As part of the marvelous Multispecies Storytelling exhibition and conference that took place in Vaxjo, Sweden, Kultivator and the R.A.W. collaborated in a project that invited aspiring multispecies storytellers to join us in a dusty, transoceanic co-elaboration of m<other tongue culturing amidst meshes of entangled companions, both seemingly familiar and wildly unknown. Beginning with a round-table gathering at Kultivator in Dyestad in the days before the conference, we came together in the barn for a multispecies meal and sharing of m<other tongue cultures with the farm’s resident horses, cows, human and canine visitors, and untold others in that lofty inclusive space. We then brought the assemblage of this gathering to Linneaus University in Vaxjo, where participants were invited to track and contribute to the growth of these particular m<other tongue cultures across various media–including embroidery along the lines of a beautiful tablecloth made by Kultivator.
This round-table collaboration explores different aesthetic and material ways of tracing untold (indeed, untellable) stories, as we cultivate unique attentive spaces for often-excluded and/or subvisible companions–not only big warm mammalian storytelling bodies but also the vital nameless spaces-between that brim with significant exchanges.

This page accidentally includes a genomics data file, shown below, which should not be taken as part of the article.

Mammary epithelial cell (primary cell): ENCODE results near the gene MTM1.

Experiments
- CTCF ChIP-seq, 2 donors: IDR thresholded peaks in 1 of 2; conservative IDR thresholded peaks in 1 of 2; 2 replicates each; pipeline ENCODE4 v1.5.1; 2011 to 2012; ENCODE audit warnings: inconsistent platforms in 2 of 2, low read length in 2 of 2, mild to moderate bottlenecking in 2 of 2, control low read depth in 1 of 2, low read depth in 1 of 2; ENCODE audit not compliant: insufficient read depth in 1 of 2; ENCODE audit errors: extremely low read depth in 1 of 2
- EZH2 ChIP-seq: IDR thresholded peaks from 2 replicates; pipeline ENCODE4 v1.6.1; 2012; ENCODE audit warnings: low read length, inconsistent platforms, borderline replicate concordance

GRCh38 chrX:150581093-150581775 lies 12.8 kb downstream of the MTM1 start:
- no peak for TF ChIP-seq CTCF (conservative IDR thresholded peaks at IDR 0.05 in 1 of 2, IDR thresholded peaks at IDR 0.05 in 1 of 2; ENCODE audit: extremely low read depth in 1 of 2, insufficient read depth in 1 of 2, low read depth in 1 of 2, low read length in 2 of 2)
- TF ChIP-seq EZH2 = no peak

The R.A.W. is thrilled and grateful for this opportunity to collaborate with Kultivator and all who took part in this wondrous gathering in the barn. More on this to come!
– a collaboration between The Laboratory for Aesthetics and Ecology, Linnæus University and Växjö Konsthall. The project is generously supported by The Seed Box, Linköping University.
I am excited and honored to participate as both artist and a keynote presenter–alongside the venerable Vinciane Despret, Adam Dickinson, and Eben Kirksey–in an upcoming conference and exhibition called Multispecies Storytelling in Intermedial Practice in Vaxjo, Sweden in January 2019. For full details concerning this innovative conference, go here.
On July 19th, the R.A.W. was beyond thrilled to welcome world-renowned performance artists and ecosexual revolutionaries Beth Stephens & Annie Sprinkle for the Philomath, Oregon premiere of their magical new film about the pleasures and perils of living and loving on a watery planet . . . .